Thinking Christianly on Illegal Aliens

From my London window, I see the problem of a border out of control and two parties unwilling to address it. From my home in California, I know decent men hounded by the government for a crime, illegal entry, committed years ago.

The issue of illegal aliens in the United States is difficult for a Christian, and I am no expert, but here are some first thoughts.

We have a right to control our borders, but once an alien and a stranger is in our midst we must treat him as we would wish to be treated. There are few things clearer in Sacred Scripture, church tradition, or ethics than a Christian duty to welcome and aid the stranger and the alien.

Of course, some illegals do harm to our culture. By definition they have broken the law and I see no reason they cannot be sent home, unless sending them home would do them grave harm (as in the case of political prisoners).

Other illegals are members of gangs and engage in crime on both sides of the border. Areas of our nation like those in Texas and Arizona that are nearly lawless where citizens are terrorized are a moral blight on our nation.

The typical illegal is here for a better life for his family and not to do harm. Research shows they give more than they take from the states that house them.

But even if they did not, they are souls created in God’s image and they are here. After they have been here a certain length of time, they may be illegal, but have ceased to be “alien.” How long? I do not know, but if the state has not deported them after seven years it would appear the chance for the state to do so has run out.

Who wants to see a neighbor of twenty years live in terror of deportation? Their crime is simply not worth that human suffering. They broke a law, not a moral law but a legality, for noble motives. Our nation has the right to act, but has chosen not to do so.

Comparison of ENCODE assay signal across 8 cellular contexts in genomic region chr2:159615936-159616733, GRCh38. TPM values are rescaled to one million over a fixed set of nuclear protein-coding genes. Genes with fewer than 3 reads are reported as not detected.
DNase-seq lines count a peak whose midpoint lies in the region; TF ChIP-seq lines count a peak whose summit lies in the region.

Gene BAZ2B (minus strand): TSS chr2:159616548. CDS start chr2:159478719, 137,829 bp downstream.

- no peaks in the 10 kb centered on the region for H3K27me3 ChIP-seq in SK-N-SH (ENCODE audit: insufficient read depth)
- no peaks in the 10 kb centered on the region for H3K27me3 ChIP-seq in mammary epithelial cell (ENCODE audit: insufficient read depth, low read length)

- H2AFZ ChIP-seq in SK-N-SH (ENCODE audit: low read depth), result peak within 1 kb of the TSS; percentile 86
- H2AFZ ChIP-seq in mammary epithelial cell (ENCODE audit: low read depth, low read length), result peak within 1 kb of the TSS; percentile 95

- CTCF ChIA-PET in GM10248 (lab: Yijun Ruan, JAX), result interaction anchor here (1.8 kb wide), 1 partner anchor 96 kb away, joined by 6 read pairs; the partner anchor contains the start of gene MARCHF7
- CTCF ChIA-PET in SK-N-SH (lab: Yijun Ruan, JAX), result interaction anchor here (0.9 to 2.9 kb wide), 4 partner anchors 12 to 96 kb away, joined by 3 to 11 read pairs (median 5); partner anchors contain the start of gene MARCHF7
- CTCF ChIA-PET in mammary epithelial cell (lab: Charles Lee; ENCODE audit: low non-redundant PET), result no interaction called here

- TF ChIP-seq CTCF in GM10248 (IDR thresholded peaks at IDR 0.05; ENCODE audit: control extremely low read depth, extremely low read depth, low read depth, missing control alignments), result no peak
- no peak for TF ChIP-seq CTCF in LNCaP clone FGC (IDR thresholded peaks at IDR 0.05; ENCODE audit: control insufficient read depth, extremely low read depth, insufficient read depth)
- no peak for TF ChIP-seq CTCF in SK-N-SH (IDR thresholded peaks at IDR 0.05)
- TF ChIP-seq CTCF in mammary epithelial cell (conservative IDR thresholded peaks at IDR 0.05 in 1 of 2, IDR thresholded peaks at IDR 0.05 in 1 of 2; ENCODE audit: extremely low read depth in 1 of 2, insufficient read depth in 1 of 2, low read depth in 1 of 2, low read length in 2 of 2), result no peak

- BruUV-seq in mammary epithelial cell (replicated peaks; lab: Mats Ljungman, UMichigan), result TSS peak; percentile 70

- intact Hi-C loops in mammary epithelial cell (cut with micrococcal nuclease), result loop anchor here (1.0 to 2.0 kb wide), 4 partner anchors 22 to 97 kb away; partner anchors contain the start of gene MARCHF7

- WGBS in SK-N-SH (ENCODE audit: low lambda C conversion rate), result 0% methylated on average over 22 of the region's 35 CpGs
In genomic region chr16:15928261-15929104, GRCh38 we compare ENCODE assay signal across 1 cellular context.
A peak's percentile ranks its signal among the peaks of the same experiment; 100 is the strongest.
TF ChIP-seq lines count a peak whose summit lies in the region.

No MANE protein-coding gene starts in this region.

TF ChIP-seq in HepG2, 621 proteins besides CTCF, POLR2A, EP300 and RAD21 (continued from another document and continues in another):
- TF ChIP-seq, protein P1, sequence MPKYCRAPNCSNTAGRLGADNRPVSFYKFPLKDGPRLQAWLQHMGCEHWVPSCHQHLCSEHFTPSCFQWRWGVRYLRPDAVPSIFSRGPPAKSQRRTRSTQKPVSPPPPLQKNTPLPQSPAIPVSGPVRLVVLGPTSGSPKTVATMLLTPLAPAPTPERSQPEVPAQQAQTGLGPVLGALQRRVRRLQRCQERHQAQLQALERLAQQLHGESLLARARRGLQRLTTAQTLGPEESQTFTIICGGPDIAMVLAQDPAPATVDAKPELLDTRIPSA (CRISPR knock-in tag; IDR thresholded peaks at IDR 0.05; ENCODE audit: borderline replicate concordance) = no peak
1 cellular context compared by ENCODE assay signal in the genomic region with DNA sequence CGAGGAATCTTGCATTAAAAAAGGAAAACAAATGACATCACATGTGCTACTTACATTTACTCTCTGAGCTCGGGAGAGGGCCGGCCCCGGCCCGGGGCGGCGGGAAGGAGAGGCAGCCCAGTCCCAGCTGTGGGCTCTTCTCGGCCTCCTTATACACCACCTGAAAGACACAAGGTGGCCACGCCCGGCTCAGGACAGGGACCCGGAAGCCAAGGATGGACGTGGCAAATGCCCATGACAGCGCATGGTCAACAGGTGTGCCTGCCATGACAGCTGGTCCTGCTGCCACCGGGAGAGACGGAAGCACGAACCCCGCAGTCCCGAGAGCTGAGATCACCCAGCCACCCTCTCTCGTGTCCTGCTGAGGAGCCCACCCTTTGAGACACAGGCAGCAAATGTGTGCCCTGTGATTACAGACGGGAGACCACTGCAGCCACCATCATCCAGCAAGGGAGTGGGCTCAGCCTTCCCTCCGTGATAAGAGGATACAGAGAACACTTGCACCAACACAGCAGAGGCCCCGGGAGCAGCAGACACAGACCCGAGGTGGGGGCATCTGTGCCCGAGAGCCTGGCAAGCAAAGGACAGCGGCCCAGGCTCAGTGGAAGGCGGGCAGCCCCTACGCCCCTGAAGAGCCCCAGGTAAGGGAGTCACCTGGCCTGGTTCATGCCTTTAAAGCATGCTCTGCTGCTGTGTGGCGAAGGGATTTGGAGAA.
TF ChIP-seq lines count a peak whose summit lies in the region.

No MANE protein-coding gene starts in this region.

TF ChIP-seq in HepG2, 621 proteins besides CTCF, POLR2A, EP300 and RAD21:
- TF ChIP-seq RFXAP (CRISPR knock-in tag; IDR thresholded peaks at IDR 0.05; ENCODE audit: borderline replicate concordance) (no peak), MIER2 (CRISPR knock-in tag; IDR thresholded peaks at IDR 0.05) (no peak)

For this reason, I support “non-prosecution” (not amnesty) after a set period of time. Such people should be able to apply for special status as taxpayers and be able to get in the normal line (with no privileges) for citizenship.

This less rewards their first illegal behavior, then it recognizes our inept government. Some crimes are not worth prosecuting after a certain length of time unless we want a nation run by Javerts.

Meanwhile, as individuals we must treat the alien with dignity and help him as we can. Some ministries will have to adopt “no-narc” policies, as they do with drug offenders and sex workers, in order to make this possible.

Meanwhile, it is wicked for a business to knowingly hire an illegal to exploit their cheaper labor. A business must choose: obey the law and turn in illegals or practice civil disobedience and pay the illegal the same wage. A company cannot have it both ways.

It stinks to heaven to see human beings exploited for one crime for years. Such treatment is not only immoral, but breeds revolutionary zeal in the oppressed. As for the children of illegals, they did no wrong.They must be treated as we would wish our own children to be treated. For this reason, I do not support asking a child in education or medical care the legal status of their parents. Such questions can only result in children not getting the help they need.

Bluntly: people are good. We don’t need to have open borders, but we do need to recognize that being a nation people want to join is good and not bad.

The original sin of the “illegal” situation that turns good Christians against the aliens is the abject failure of our governments, state and federal, to control our borders. We should punish those officials until they act, not turn our wrath on the illegals themselves.

Sadly, neither presidential candidate has a good position on this issue. Both pander to the extremes. I am a Romney man, but I wish he had a better plan for our border.


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